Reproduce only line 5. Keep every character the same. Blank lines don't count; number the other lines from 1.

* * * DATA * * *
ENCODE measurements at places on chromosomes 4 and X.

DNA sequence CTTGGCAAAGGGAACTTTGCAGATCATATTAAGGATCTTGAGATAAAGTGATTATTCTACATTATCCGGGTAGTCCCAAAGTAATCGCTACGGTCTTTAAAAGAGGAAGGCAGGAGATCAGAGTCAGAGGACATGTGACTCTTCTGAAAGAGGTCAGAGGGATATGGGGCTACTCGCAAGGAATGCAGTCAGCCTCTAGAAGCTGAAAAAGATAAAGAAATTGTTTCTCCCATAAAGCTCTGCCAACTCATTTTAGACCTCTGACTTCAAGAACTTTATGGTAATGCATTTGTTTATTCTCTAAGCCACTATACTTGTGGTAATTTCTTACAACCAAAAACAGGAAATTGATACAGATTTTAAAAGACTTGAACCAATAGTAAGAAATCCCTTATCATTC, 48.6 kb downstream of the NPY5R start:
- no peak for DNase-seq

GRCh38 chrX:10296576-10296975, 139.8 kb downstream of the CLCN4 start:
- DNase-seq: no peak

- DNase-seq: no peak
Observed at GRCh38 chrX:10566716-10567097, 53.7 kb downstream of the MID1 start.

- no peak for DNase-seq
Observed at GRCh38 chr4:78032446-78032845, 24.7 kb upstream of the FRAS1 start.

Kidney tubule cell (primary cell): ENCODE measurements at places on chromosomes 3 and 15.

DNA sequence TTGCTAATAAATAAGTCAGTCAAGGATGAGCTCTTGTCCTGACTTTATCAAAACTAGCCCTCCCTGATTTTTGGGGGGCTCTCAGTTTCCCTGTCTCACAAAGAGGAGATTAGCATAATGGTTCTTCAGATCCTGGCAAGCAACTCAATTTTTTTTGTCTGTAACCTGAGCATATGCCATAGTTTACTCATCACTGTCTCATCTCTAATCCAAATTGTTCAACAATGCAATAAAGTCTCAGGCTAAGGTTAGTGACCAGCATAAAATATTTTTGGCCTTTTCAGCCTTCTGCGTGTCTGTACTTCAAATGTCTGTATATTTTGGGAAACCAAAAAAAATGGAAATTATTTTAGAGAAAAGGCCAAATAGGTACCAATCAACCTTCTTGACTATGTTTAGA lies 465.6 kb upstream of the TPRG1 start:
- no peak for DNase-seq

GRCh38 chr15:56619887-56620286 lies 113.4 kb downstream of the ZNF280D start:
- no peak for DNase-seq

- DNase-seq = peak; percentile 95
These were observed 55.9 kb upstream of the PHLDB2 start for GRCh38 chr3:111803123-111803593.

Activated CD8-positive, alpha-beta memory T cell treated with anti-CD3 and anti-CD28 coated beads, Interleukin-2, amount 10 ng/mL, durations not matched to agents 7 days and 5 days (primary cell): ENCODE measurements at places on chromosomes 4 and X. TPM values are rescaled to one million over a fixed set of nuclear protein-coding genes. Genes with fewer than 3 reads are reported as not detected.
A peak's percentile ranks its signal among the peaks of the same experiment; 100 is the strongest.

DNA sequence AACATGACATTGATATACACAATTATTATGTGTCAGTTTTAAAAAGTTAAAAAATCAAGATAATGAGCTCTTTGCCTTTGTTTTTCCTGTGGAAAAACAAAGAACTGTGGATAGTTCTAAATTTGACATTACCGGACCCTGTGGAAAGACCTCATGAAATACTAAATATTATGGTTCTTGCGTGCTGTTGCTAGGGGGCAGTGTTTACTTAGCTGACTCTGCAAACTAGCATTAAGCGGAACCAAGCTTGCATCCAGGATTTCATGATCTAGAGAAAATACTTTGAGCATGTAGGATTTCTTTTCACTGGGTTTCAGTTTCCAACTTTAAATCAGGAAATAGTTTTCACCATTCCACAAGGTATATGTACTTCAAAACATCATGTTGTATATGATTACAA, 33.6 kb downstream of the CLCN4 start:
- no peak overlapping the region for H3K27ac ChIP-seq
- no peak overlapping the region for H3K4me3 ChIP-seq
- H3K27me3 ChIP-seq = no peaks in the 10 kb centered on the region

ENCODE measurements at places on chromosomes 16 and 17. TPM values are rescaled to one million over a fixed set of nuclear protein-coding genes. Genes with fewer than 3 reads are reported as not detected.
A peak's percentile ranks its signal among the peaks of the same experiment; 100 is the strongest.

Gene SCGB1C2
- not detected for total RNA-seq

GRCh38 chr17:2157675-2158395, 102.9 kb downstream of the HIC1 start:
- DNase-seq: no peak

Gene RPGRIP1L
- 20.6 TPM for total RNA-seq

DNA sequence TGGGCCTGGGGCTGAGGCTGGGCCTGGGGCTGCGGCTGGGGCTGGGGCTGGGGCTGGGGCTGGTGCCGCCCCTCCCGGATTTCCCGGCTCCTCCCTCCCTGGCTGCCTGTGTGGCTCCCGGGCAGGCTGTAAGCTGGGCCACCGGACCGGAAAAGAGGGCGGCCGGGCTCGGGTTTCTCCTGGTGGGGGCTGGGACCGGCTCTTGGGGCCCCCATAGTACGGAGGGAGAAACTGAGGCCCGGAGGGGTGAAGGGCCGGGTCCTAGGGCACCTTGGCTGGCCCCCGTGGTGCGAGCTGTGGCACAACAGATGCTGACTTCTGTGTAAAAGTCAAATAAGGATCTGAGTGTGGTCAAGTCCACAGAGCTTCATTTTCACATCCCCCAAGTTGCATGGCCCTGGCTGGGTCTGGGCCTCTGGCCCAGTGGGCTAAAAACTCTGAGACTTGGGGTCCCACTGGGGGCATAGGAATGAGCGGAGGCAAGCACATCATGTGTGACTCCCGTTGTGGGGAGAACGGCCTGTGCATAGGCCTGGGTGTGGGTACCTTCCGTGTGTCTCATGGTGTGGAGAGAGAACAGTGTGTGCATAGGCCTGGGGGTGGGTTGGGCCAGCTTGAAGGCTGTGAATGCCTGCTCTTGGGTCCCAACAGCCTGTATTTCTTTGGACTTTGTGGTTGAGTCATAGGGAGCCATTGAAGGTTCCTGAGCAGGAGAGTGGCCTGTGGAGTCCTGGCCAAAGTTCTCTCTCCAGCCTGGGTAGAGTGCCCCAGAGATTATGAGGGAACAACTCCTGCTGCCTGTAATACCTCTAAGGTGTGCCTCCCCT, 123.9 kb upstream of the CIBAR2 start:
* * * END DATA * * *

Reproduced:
- DNase-seq: no peak